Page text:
All of this takes place at a tenuous moment in the conflict as Union armies moved closer to taking the Confederate capital of Richmond and as the Lincoln administration edged further toward a more aggressive policy against slavery. What emerges in these carefully choreographed scenes is that the very definition of freedom was up for grabs at a time when the war could still end with slavery still intact.

During the time frame of these first six episodes each character is forced to confront their own insecurities and assumptions about race and gender. Mary Phinney's discussions with Dr. Foster, a member of a Maryland slaveowing family, who believes that the war is about preserving the Union, and others reveal that her own abolitionist outlook may be in the minority. Dr. Foster's racial assumptions, in turn, are put to the test upon learning of Samuel Diggs's medical training and James Green, Sr. confronts the moral question of slavery while jailed in a slave pen.

The wounded also force doctors and nurses to confront their own beliefs about manhood and duty as the series progresses. Soldiers cling tightly to regimental flags, but they also struggle with their own conflict between loyalty to the cause, the men in their units and their families struggling to make ends meet on the home front. "Mercy Street" also deals with the invisible wounds that were only beginning to be diagnosed by the medical community, which in one case proved to be too much for one soldier.

The only disappointment in an otherwise flawless production is the choice to end the first season with a plot to assassinate Mr. and Mrs. Lincoln during a hospital visit. It is true that Lincoln spent a good deal of time visiting with the wounded in area hospitals, but this particular plot reveals John Wilkes Booth as its mastermind. There are a number of problems. First, anyone with even a cursory understanding of the war knows that Lincoln is going to survive until the very end of the war. More specifically, at this very moment, Lincoln was traveling to Virginia to visit with his general to discuss strategy and Booth was on a theater tour in various Northern cities. Booth's plans to kidnap and/or assassinate the president would not materialize until well into 1864.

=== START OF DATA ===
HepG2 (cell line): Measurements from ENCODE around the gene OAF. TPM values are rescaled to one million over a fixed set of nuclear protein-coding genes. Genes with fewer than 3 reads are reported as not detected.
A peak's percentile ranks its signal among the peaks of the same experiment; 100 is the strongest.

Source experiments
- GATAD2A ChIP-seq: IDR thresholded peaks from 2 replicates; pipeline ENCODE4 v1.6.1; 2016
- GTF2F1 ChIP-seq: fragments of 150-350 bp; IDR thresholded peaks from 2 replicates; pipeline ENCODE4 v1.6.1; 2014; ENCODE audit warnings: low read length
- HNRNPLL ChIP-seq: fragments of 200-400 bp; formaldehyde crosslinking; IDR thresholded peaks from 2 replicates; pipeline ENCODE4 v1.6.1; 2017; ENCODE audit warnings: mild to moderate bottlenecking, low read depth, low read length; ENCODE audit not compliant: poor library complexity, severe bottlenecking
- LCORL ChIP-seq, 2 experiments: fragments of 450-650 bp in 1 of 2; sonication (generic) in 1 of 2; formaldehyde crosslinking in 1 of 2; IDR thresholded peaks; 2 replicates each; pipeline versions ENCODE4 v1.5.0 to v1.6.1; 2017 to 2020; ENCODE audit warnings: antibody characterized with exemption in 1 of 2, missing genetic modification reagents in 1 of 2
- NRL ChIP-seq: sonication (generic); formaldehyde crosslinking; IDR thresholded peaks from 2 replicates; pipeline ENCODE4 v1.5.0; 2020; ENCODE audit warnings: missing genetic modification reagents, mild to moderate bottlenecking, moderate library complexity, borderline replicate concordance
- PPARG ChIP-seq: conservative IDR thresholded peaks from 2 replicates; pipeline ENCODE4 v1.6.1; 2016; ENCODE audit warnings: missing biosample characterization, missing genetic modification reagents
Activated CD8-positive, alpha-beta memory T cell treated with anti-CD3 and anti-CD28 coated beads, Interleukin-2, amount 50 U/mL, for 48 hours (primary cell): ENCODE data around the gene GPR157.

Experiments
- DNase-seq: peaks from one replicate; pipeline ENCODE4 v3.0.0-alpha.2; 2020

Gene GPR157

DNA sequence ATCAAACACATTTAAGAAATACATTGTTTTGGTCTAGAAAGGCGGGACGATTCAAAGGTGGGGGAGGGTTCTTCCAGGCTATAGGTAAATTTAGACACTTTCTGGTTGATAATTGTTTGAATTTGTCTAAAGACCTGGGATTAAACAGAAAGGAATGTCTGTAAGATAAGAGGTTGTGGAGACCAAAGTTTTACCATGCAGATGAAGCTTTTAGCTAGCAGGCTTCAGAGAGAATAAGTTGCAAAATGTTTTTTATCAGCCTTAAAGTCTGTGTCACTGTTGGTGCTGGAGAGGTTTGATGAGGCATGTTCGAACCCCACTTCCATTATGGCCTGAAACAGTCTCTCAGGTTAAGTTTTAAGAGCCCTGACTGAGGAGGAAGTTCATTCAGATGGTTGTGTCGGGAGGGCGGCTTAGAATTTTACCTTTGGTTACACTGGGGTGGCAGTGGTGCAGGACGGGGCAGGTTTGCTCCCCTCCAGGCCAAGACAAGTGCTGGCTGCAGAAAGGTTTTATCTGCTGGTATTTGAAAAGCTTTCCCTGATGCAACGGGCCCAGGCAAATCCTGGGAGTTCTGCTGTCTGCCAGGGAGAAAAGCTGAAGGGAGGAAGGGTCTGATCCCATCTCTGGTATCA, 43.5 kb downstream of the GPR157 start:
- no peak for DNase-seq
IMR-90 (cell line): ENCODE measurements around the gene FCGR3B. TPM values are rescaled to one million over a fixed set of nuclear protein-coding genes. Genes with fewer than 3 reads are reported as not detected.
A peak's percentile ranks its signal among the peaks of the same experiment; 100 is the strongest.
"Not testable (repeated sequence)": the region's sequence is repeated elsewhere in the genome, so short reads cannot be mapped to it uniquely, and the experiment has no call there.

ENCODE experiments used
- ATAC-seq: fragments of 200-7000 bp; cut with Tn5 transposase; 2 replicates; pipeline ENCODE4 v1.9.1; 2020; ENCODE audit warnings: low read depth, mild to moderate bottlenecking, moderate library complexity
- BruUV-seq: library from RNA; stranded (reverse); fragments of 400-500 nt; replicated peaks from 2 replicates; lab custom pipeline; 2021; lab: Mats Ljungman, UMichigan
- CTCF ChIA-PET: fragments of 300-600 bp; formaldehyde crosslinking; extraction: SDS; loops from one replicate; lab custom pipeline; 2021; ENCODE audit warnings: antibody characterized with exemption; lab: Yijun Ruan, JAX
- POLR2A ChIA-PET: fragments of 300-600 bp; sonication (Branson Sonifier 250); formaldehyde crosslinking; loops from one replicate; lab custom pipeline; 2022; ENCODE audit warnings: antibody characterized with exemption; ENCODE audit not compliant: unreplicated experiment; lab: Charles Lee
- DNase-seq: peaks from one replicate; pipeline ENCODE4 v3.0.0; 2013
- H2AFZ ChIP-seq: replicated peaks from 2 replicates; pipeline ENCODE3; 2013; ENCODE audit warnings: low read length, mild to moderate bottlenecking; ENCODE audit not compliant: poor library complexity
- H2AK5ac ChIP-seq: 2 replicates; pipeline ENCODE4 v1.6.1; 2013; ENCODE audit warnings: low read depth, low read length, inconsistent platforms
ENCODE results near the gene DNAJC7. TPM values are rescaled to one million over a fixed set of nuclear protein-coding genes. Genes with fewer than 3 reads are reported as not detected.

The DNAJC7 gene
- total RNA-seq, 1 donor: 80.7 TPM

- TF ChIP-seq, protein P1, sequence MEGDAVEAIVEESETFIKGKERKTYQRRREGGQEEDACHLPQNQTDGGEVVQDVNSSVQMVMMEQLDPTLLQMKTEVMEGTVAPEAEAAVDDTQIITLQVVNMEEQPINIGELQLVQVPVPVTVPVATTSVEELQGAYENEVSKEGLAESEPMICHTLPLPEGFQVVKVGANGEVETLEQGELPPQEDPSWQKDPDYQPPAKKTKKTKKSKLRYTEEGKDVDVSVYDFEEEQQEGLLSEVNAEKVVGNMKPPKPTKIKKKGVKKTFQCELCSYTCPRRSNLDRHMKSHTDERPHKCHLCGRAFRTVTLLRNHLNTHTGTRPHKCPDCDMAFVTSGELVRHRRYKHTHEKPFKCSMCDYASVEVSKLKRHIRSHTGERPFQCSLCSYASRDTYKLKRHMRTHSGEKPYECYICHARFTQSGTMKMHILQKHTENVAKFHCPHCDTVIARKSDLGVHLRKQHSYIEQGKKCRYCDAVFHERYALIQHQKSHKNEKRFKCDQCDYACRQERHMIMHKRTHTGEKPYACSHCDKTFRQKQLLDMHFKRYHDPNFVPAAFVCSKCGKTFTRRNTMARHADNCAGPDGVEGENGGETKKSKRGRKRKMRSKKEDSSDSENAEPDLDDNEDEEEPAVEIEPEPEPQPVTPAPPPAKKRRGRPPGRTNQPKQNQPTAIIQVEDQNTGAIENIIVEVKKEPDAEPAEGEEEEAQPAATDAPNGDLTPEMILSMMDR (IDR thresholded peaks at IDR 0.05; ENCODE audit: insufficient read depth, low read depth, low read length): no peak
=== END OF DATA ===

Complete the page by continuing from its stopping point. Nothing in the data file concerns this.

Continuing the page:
The problem is not with the historical license that is exercised with this plot twist, but that it is entirely unnecessary. It serves merely as a distraction from the development of each character and the maintenance of the hospital. I would have preferred to see a presidential visit that offered some of the characters a chance to briefly interact with the president.

My hope is that the show's writers steer clear of such distractions in the future. I suspect that the hospital and the progress of the war will continue to offer sufficient drama and suspense for most viewers. Assuming that future episodes stick closely to the historical record we can look forward to the continued escalation of the war as Robert E. Lee's Confederate army passes nearby to threaten Washington, D.C. and northern territory for the first time along with Lincoln's decision to issue an Emancipation Proclamation.

"Mercy Street" is sure to attract a wide audience. Civil War enthusiasts of various stripes are going to appreciate the attention to historical accuracy, history teachers may see opportunities for classroom use, and fans anticipating the end of "Downton Abbey" may even find their period of mourning shortened.